The global air traffic network may be more vulnerable to natural disasters than you realize.
Spring might have just sprung, but there’s already a hint of a particularly cruel, hot summer in the air. It’s not surprising, especially not when you look at the persistent growth of weirdly warm weather in the United States since 1964.
Non-whites are shockingly more likely to be exposed to deadly air pollution, compared to whites even at the same income levels.
We’ve gone from one small collection of turbines in 1975 to nearly 1,000 wind farms—capable of generating enough electricity for 15 million homes.
Could cycling get any better for the planet? This design concept imagines a far greener bike than the standard metal frames in use today. More> Co.Exist
The American political atmosphere might be polarized when it comes to climate change, but new evidence suggests that the public is more passionate about energy’s impact on the environment than one might think.
A new survey from the University of Michigan Energy Institute found that 60% of respondents worried “a great deal” or a “fair amount” about the environmental impact of energy use. By comparison, 55% worried a great deal or fair amount about energy affordability. The two concerns, researchers say, were basically equivalent.
Frogs are sprouting extra hind legs, and it could be our fault.
"It’s not until something terrible happens—like hurricanes or explosions—that basic repair projects to shore up infrastructure become a top priority. That will have to change, for the sake of our economy, the environment, and our lives. A 21st-century city can’t move forward with 19th-century pipes."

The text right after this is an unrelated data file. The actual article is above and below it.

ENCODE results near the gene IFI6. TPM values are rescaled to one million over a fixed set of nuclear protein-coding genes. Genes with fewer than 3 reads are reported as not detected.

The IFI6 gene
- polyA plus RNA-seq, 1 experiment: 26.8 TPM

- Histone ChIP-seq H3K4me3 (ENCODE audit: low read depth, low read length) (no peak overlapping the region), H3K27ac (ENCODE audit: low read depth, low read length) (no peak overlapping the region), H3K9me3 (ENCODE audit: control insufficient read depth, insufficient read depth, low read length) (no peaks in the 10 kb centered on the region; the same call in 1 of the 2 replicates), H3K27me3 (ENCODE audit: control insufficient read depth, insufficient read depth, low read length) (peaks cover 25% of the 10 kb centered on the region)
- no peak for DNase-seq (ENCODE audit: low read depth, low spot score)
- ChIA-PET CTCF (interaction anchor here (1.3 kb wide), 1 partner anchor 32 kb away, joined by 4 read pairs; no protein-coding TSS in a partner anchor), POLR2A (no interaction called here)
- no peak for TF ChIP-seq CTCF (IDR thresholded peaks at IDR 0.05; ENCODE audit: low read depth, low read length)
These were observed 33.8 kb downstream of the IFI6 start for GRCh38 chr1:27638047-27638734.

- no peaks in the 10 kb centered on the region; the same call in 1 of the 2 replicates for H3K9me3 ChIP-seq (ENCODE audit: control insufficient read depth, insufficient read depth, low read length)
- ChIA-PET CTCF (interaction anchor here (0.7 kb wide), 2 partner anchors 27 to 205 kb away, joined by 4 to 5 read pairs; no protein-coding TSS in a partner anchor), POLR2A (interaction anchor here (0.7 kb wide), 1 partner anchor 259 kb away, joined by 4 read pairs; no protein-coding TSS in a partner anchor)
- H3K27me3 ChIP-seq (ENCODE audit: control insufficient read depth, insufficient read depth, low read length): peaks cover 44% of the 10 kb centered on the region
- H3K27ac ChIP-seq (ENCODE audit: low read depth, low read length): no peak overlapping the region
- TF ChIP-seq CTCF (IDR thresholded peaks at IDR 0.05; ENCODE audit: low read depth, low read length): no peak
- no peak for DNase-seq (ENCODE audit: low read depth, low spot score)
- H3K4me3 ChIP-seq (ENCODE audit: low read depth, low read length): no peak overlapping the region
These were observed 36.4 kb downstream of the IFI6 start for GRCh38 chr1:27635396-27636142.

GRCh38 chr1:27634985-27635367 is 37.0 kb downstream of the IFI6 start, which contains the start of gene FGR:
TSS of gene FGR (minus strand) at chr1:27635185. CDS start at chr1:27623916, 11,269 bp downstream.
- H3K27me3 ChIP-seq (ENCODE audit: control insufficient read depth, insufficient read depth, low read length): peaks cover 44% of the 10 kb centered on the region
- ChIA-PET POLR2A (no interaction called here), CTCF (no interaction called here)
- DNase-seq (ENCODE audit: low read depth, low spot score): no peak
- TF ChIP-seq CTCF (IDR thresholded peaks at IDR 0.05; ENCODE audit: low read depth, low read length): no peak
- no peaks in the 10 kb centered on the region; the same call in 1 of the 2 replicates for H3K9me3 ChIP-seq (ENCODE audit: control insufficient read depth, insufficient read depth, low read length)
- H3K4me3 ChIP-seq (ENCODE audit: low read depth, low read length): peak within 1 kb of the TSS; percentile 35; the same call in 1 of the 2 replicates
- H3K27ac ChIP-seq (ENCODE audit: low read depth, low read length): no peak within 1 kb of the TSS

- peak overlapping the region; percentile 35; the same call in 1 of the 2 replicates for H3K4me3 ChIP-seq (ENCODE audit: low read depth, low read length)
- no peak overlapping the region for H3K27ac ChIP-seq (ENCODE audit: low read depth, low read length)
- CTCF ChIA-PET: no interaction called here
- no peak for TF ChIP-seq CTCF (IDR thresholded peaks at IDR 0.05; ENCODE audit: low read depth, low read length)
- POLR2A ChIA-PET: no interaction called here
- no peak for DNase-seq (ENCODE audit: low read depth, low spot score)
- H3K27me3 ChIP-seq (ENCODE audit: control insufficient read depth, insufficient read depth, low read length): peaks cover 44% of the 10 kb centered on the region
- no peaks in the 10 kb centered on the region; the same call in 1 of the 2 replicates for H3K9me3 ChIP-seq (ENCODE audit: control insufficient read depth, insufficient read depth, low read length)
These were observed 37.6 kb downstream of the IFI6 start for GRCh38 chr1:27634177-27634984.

“Critics of strong national climate change policies often talk about how much taking action costs the economy. What they usually don’t mention is the cost of doing nothing.”
"Plants are just another object we take for granted. We think of them as a thing that sits in the corner that we water once a week. But really, they can be so much more than that. They can be a remote. They can be a musical instrument. They can be anything interactive that takes you away from plastic and glass and into the whole world that’s touchable around you.
Watch: Two Fast Company interns hacked houseplants to make them play music when they’re touched.
"Plants became more than just a plant. They became actual objects that we have an incentive to water."
Giant sprinklers, attached to skyscrapers, that can wash pollutants out of the air. “Water should be sprayed into the atmosphere like watering a garden.”
"6 million square feet of space, which is within spitting distance of the size of the Pentagon … Would you want the Empire State Building or the Pentagon in your backyard?"
Apple’s “spaceship” HQ is coming to Cupertino, and the neighbors are cranky.
Photos: Dai Sugano/Bay Area News Group
"Tomato vines are suspended above conference tables, lemon and passion fruit trees are used as partitions for meeting spaces, salad leaves are grown inside seminar rooms and bean sprouts are grown under benches. The main lobby also features a rice paddy and a broccoli field."
A building in Tokyo that has 200 species of rice, fruits, and veggies may have reached new levels in the craze to “green” the office.
Whoops. The plants at a lot of big box home improvement stores are soaked in pesticides and are doing serious damage when bees come to pollinate them.
The second tallest building in the world is more like a vertical city than a building. Think of it like this: the 632-meter tall Shanghai Tower is a bustling mixed-use metropolis with more green space (and even more people) than many cities on the ground can boast of having.
The statistics on the building, which ranks only behind Dubai’s Burj Khalifa in height, are staggering: 521,000 meters squared of floor space, 106 elevators, a weight of 1,200 metric tons, the ability to hold 30,000 people (it really is like a small city), and the kicker—one-third of the building is dedicated entirely to green space.